The DO training school was in the same building where I started my apprenticeship. It was later to became part of the monthly staff dining room and later on the site became the new Project Management Building and the monthly staff canteen. In the early 80s it was one of the first buildings at the Richmond Road site to be demolished prior to the site being closed and all the remaining Engineering design staff moved to Farnborough. I spent six months in this training school before being let loose in the Experimental Drawing Office (EDO) back in Kingston for the remainder of my apprenticeship. It was here I was given the really useful Draughtsman’s Handbook without which any draughtsman would be lost. It gave lists of all the metals we could use and their tensile strengths, and sizes and sheer strengths of the rivets and bolts. The Chief Draughtsman at the time was Frank Cross with Harold Tuffen as his deputy. Sir Sydney Camm however, as Chief Engineer, always had an interest in the designs leaving the EDO and he made his presence felt by occasionally ripping up the pencil-on-paper drawings he was not happy with. It was his custom on the last working day before the Christmas break to shake hands with everyone in the office at Kingston. I will always consider it an honour to be a very, very junior part of Sir Sydney’s design team.
    Every year, around Christmas time, there was an apprentice prize-giving where food and small bottles of beer were made available. I managed to get a book on the design of gas turbine engines and a drawing compass set for achieving my HNC; I think they were presented to me by Sir Frank Spriggs.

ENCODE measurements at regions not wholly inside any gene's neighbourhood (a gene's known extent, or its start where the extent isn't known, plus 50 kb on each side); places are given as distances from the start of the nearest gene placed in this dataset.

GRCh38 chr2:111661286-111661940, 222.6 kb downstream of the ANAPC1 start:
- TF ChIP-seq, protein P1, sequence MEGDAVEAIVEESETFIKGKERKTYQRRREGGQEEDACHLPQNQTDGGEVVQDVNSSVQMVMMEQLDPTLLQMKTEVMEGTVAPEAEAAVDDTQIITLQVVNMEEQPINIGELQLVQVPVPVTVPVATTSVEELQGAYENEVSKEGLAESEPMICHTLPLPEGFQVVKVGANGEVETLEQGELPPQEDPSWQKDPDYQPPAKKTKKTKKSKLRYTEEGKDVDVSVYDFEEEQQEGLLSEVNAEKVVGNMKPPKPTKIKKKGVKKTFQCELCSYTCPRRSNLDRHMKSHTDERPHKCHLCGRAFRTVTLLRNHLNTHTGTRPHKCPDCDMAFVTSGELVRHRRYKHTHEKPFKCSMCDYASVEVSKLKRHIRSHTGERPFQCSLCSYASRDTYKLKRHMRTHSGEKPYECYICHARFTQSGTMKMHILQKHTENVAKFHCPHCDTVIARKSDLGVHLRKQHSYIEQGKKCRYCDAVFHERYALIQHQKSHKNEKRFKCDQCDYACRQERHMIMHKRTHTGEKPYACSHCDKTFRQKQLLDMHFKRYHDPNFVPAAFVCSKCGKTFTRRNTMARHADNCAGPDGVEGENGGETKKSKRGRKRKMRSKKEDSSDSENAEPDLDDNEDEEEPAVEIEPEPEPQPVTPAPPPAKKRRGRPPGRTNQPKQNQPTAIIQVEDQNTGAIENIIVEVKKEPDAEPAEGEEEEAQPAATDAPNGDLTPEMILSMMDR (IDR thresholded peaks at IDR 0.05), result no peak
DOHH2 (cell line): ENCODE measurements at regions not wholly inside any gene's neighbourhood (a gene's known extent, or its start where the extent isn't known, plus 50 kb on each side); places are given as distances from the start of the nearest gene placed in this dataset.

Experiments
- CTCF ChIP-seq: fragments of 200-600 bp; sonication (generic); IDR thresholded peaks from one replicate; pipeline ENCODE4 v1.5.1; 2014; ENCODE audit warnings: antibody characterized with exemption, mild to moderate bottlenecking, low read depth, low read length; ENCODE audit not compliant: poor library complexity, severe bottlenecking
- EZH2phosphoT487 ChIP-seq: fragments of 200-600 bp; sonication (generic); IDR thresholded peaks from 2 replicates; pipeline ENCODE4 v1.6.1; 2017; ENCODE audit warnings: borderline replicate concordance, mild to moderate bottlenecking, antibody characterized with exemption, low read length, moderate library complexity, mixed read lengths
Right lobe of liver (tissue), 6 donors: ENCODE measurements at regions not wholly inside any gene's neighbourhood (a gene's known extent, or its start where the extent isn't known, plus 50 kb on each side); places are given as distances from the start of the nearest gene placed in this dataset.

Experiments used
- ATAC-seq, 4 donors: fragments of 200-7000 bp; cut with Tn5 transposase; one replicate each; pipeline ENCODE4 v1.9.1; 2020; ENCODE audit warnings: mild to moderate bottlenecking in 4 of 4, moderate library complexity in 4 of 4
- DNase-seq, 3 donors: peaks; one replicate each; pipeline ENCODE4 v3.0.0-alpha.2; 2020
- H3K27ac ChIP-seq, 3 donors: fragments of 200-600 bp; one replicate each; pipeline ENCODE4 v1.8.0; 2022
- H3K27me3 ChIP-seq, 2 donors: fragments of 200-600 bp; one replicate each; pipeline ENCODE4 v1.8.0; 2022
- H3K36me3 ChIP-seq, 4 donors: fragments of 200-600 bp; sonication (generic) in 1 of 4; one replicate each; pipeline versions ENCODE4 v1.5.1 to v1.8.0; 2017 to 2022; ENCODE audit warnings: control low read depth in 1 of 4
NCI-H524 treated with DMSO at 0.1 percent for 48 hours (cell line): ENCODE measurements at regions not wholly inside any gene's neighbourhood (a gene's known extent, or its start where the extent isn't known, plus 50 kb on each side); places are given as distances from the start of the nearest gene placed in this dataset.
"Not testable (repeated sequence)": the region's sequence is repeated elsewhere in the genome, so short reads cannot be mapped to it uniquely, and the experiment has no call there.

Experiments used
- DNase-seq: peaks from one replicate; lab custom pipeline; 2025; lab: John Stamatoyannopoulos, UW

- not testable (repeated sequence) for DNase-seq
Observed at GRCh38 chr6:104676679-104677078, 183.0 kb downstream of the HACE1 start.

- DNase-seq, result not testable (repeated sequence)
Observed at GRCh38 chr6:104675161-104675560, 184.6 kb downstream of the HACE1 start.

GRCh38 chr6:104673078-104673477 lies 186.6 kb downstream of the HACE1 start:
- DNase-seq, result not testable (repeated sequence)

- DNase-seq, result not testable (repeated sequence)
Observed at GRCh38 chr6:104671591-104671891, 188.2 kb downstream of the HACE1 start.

When my four years as a trade apprentice ended in January 1957 I was promoted to weekly staff and changed my works 5 figure clock number to a 4 figure staff number. However I missed out of the 1956 Christmas bonus that ‘staff’ had and us ‘works’ guys didn't, a grudge I was to bear for some time. My first task in the EDO was to draw the assembly of the main undercarriage bay of the P1121. I proved to be not very good at drawing structural design so I was quickly moved to the fuel system design section under Bill Allen; my first Systems Engineering experience. After the P1121 was cancelled we had a short period of not having much in the way of work, but then, from the Project Office, along came the P1127. I did some design schemes for the negative ‘g’ trap in the main fuel tank before I finally got my call up for national service in the RAF where I trained as a wireless fitter at initially 14 shillings a week, (would have been 21 shillings but I sent 7 shillings home), and I even had to salute for it, but that is an entirely different story.